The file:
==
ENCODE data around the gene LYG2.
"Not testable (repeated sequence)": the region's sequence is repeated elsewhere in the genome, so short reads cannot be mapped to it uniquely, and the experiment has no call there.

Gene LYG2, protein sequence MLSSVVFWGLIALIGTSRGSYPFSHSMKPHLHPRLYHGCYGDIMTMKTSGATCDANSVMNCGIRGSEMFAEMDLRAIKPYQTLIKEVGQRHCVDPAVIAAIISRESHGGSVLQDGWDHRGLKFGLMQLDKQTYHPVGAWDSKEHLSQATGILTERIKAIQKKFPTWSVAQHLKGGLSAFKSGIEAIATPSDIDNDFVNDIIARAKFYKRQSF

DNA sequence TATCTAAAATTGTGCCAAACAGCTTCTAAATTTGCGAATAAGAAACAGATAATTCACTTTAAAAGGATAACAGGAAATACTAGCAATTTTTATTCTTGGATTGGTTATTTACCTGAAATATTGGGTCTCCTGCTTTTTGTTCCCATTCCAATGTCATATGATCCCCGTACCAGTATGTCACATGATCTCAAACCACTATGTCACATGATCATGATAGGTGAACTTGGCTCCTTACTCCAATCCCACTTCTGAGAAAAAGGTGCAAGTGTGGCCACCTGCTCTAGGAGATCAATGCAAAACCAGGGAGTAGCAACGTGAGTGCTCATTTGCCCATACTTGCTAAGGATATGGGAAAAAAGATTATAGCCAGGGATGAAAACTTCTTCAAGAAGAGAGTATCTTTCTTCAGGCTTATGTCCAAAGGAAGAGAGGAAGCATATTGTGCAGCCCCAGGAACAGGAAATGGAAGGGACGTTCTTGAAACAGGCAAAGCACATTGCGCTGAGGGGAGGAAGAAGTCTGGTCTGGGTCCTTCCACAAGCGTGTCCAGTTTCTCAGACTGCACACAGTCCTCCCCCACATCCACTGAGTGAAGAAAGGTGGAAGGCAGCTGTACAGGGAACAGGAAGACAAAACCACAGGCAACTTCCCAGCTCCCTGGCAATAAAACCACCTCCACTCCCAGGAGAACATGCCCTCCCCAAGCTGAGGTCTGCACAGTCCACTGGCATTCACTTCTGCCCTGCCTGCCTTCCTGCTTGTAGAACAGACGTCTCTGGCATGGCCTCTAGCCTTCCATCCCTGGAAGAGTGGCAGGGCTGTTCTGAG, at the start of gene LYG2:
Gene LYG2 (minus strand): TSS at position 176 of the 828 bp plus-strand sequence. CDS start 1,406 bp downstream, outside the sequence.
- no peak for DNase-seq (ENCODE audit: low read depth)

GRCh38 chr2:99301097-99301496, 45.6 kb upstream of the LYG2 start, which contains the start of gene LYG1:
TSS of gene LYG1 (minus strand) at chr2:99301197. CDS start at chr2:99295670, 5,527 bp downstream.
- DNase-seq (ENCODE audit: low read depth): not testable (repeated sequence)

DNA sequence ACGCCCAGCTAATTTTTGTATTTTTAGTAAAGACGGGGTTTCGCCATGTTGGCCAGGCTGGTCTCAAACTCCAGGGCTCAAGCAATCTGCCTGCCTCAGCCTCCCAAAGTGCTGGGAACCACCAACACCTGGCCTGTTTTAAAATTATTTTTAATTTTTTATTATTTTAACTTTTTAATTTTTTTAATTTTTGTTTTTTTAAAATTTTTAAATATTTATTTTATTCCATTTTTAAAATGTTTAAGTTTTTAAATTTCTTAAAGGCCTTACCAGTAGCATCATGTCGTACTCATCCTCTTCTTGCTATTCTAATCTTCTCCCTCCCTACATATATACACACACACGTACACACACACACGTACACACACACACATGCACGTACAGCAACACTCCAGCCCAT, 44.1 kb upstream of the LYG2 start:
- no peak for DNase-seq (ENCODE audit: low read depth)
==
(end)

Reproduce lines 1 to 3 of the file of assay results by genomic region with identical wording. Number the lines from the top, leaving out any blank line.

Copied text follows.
ENCODE data around the gene LYG2.
"Not testable (repeated sequence)": the region's sequence is repeated elsewhere in the genome, so short reads cannot be mapped to it uniquely, and the experiment has no call there.

Gene LYG2, protein sequence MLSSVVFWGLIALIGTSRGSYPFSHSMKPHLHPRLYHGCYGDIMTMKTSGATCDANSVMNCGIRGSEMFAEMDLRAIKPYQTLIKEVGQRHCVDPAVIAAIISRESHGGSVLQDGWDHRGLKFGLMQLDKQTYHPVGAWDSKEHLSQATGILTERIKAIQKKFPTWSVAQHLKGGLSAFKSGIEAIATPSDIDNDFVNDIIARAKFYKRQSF